WASHINGTON – Weeks before President George W. Bush announced a plan to protect African babies from AIDS, top U.S. health officials were warned that research on the key drug was flawed and may have underreported thousands of severe reactions including deaths, government documents show.
The 2002 warnings about the drug, nevirapine, were serious enough to suspend testing for more than a year, let Uganda’s government know of the dangers and prompt the drug’s maker to pull its request for permission to use the medicine to protect newborns in the United States.
But the National Institutes of Health, the government’s main health research agency, chose not to inform the White House as it scrambled to keep its experts’ concerns from scuttling the use of nevirapine in Africa as a cheap solution, according to documents obtained by The Associated Press.
‘Everyone recognized the enormity that this decision could have on the worldwide use of nevirapine to interrupt mother-baby transmission,’ NIH’s AIDS research chief, Dr. Edmund C. Tramont, reported March 14, 2002, to his boss, Anthony Fauci, director of the National Institute of Allergy and Infectious Diseases.
The documents show Tramont and other NIH officials dismissed the problems with the nevirapine research in Uganda as overblown and were slow to report safety concerns to the Food and Drug Administration.
NIH’s nevirapine research in Uganda was so riddled with sloppy record keeping that NIH investigators couldn’t be sure from patient records which mothers got the drug. Instead, they had to use blood samples to confirm doses, the documents show. Less than a month after Bush announced a $500 million plan to push nevirapine across Africa to slow the AIDS epidemic, the Health and Human Services Department sent a nine-page letter to Ugandan officials identifying violations of federal patient protection rules by NIH’s research.
The NIH research ‘may have represented a failure to minimize risk to the subjects,’ the Office of Human Research Protections told Ugandan authorities in summer 2002.
Africa accounts for more than two-thirds of the world’s AIDS cases, with 27 million infected, and the United States sought to help slow the disease’s spread across the continent.
Nevertheless, NIH officials told AP they remain confident after re-reviewing the Uganda study and other research that nevirapine can be used safely in single doses by African mothers and children to prevent HIV transmissions during birth. But they acknowledged their Uganda research failed to meet required U.S. standards.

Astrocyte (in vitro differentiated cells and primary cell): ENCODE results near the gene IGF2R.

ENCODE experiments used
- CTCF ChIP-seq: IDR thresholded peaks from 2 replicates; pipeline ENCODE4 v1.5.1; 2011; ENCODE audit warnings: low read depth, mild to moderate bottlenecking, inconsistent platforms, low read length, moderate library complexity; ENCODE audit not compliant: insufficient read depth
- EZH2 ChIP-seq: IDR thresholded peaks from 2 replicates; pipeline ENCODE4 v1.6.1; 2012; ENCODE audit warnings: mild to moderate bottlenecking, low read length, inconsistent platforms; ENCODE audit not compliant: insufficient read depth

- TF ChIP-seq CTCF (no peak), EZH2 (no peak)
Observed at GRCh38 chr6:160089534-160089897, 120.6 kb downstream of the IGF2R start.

As a result, NIH recently asked the National Academy of Sciences to investigate its science in the case, and has spent millions in the last two years improving its safety monitoring and record keeping.
‘I would say there are many lessons that we have learned from this review that will help us do our clinical research, both domestically and internationally, much better,’ said Dr. H. Clifford Lane, NIH’s No. 2 infectious disease official.
One lesson derived from a closer review of the Uganda research is that even single doses of nevirapine can create instant resistance, meaning patients may not be able to use the drug or others in its class again when their AIDS worsens, Lane said.
‘It was unexpected, and what it means is nevirapine probably shouldn’t be a drug of first choice if other options are available,’ Lane said.
Lane said NIH officials were aware in spring 2002 about the impending White House announcement on nevirapine but did not tell presidential aides of the problems because they were confident, even before reviewing the Uganda research, that the underlying science was solid.
The White House – though unaware of the NIH concerns – also remains confident in Bush’s $500 million plan in 2002 to send nevirapine to Africa. Bush approved $2.9 billion for global AIDS fighting next year.
‘The president’s mission is to try to stop the spread of AIDS in Africa and to come at it from a new angle, and that is what this is all about,’ spokesman Trent Duffy said.
Nevirapine is an antiretroviral drug marketed in the United States as Viramune that has been used since the 1990s to treat adult AIDS patients and is known to have potentially lethal effects like liver damage and severe rashes when taken over time.